II. The Accident

         On December 1, 2012, Young was scheduled to work the 3pm - 11pm shift at TCC. (Cr. R. 56.1 ¶ 2). Upon arriving at work, she went to the women's locker room in the basement of the main building, which is accessible by hospital staff as well as by Crothall and Morrison employees. Id. at ¶ 3-4. Once there she changed into her work cloths, consisting of hospital scrubs and Crocs. Id. at ¶¶ 3, 5. After changing, Young walked toward the bathroom when her left foot slipped out from under her, causing her to fall backwards and strike her head and back on the floor. Id. at ¶ 7.

         According to Young, her slip-and-fall was caused by a greasy or oily substance on the locker room floor. (Amended Complaint ¶¶ 1, 18). While she never saw the substance that caused her fall, (Cr. R. 56.1 ¶ 9), she testified to finding a grease or oil stain on her clothing. Id. at ¶ 8. She further testified that she “could feel the grease on [her] hands” while lying on the floor and found additional grease or oil on her buttocks, lower pants, and shoes. (Morrison Decl. Ex A - Deposition Testimony of Thelma Young (“Young”) at 50:3-5; 52:4-7). The source of the offending substance is in dispute. Young claims the substance was dropped by Morrison employees, who were eating lunch in the locker room, between 11:00 and 11:30am. Id. at 78:6-79:14. She basis this contention on a conversation she had with a co-worker, Michelle Winter (“Winters”), one or two months after the accident. Id. at 134:21-25.

         During her deposition, Winter initially testified that she did not recall the accident. (Morrison Decl. Ex. B. - Deposition Testimony of Michelle Winter (“Winter”) 11:21-12:3) (“Q: Do you recall observing an accident involving Ms. Young? A: I don't remember that. Q: Do you remember observing an accident involving someone slipping in the women's locker room? A: I don't remember.”). Winter also denied seeing anyone eating in the locker room. Id. at 14:8-15:5 (“Q: On or before December 1, 2012, had you ever observed anyone eating lunch in the locker room? A: I don't recall that now….Q: Do you recall telling anyone that you had seen staff from the kitchen eating greasy food from the locker room at any time? A: No, I don't remember that.”).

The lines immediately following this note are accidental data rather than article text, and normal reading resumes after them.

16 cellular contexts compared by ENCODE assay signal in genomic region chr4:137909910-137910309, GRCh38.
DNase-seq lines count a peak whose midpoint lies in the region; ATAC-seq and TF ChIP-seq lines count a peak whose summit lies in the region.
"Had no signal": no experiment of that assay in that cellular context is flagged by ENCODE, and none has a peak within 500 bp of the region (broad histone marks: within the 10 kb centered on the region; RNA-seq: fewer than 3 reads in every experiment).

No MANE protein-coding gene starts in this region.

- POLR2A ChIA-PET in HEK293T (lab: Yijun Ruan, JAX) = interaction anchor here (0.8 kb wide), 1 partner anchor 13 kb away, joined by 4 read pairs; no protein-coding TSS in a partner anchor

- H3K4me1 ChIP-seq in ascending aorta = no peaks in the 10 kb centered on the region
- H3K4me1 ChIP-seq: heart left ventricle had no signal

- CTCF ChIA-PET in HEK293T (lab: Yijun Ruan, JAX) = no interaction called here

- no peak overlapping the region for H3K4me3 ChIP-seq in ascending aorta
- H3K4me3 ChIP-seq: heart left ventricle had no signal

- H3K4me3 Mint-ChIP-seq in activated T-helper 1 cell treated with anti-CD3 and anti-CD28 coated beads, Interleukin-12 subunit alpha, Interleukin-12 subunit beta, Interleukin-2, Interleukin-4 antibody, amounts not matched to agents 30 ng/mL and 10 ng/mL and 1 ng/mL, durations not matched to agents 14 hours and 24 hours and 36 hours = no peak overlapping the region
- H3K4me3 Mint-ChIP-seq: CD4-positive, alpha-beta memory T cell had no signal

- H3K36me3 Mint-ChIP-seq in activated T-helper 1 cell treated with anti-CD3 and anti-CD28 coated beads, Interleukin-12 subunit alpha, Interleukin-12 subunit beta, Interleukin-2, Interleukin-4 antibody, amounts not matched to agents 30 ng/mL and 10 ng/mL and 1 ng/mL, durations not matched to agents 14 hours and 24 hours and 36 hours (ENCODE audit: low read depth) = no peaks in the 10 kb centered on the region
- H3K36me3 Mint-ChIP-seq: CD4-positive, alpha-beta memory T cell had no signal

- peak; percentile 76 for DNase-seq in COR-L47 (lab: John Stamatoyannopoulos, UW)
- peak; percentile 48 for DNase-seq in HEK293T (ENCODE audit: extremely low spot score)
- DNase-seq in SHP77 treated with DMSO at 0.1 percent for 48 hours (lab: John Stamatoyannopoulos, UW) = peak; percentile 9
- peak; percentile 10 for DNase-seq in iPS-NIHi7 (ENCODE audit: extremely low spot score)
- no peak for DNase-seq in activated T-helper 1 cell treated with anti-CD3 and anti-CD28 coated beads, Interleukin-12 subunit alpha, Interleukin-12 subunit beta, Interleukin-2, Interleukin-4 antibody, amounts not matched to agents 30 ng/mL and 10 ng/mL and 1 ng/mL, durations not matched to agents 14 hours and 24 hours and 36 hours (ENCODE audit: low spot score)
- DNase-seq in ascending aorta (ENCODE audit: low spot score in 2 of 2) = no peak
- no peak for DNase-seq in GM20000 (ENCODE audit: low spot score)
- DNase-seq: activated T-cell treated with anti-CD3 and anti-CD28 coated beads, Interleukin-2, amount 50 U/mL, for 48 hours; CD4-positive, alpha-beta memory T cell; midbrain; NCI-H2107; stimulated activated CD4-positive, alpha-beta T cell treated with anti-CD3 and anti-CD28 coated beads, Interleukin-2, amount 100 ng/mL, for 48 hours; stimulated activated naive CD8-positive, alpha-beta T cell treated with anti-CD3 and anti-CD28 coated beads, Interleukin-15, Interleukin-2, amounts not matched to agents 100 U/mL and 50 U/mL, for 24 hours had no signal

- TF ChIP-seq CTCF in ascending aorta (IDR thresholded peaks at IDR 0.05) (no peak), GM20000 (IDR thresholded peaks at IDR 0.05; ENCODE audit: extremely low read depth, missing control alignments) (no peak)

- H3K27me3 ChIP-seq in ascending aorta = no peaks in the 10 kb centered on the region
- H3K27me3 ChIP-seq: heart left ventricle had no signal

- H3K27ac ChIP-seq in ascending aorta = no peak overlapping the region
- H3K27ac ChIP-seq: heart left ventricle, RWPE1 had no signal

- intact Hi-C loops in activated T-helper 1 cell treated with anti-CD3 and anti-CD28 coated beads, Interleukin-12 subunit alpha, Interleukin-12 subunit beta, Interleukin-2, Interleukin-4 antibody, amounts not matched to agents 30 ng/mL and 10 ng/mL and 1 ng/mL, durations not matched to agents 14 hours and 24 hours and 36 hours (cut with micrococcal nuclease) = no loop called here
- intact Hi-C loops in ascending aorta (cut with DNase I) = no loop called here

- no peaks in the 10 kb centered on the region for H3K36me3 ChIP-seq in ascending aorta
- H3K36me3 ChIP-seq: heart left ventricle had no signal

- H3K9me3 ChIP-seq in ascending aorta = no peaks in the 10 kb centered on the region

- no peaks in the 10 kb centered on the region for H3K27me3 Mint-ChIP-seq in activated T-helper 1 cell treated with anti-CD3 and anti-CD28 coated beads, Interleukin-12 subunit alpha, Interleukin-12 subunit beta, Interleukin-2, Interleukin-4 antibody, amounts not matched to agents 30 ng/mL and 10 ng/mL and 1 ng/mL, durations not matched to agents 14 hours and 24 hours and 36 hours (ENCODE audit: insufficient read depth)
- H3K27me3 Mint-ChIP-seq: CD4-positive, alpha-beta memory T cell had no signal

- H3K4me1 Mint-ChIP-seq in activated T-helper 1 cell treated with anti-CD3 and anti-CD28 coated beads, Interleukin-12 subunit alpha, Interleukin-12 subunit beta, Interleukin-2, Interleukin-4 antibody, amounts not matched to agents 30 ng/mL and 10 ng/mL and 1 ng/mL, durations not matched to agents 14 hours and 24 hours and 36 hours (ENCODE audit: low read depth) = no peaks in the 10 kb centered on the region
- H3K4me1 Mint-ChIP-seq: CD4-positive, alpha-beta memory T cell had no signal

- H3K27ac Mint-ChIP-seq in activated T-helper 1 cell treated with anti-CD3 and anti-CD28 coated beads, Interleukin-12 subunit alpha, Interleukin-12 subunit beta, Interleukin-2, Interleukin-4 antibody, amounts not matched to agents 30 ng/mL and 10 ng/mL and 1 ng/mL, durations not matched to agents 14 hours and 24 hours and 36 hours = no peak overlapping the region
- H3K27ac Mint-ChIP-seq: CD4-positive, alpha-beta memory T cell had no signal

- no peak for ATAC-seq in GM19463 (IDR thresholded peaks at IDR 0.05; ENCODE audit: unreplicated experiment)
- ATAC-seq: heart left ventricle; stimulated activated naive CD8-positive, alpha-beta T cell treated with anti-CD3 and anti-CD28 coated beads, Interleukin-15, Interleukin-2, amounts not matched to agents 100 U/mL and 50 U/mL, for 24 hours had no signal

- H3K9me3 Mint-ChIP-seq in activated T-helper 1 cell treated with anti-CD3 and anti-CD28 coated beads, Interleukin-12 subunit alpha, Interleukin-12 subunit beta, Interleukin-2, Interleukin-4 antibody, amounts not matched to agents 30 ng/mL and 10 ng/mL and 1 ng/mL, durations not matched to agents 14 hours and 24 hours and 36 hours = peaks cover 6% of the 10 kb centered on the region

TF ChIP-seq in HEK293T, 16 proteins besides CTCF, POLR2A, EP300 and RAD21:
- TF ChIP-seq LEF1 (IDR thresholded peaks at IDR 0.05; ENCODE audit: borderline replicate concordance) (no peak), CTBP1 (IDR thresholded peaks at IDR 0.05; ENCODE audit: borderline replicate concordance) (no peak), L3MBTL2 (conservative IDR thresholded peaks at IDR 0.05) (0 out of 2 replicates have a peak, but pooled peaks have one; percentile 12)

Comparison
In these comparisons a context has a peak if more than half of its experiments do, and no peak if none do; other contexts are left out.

Ultimately, after having her memory refreshed, Winter testified to being present at the time of Young's accident - but professed she had not witnessed it - and to seeing someone drinking a beverage in the locker room - but not to food or to a spill. Id. at 33:12-34:3; 63:9-11. She acknowledged that people, including Morrison staff, often ate in the locker room but did not testify to anyone eating on the day of the accident. Id. at 43:8-18. She emphatically testified to having no memory of the condition of the floor just prior to or after the accident. Id. at 72:8-11. The closest she came to corroborating Young's version of events was to state “I think there was a space there, so everyone was walking around the space[.]” Id. at 39:23-40:8. She could not recall whether the floor was cracked, or whether grease or something else entirely was on the floor. Id. at 39:23-40:8 (“I think there was a crack or something there, you know. Just to remember if there was a grease or where was the crack. I think there was a crack there, but I'm not remembering.”).

         At the conclusion of her deposition, Winter wrote “after reading this I feel like I was pressured. Let me be clear. I did not see the accident [or] any grease. That's my final statement…” (Winter Acknowledgement).

         In support of her claims, Young has also produced an affidavit by Winter discussing the source of the greasy or oily substance. (Morrison Decl. Ex. D. - Winter Affidavit (“Affidavit”)). The Affidavit, written by Young's attorney, is unsigned and no signed version has been provided to this Court. Id. During her deposition, Winter was asked about the Affidavit and ...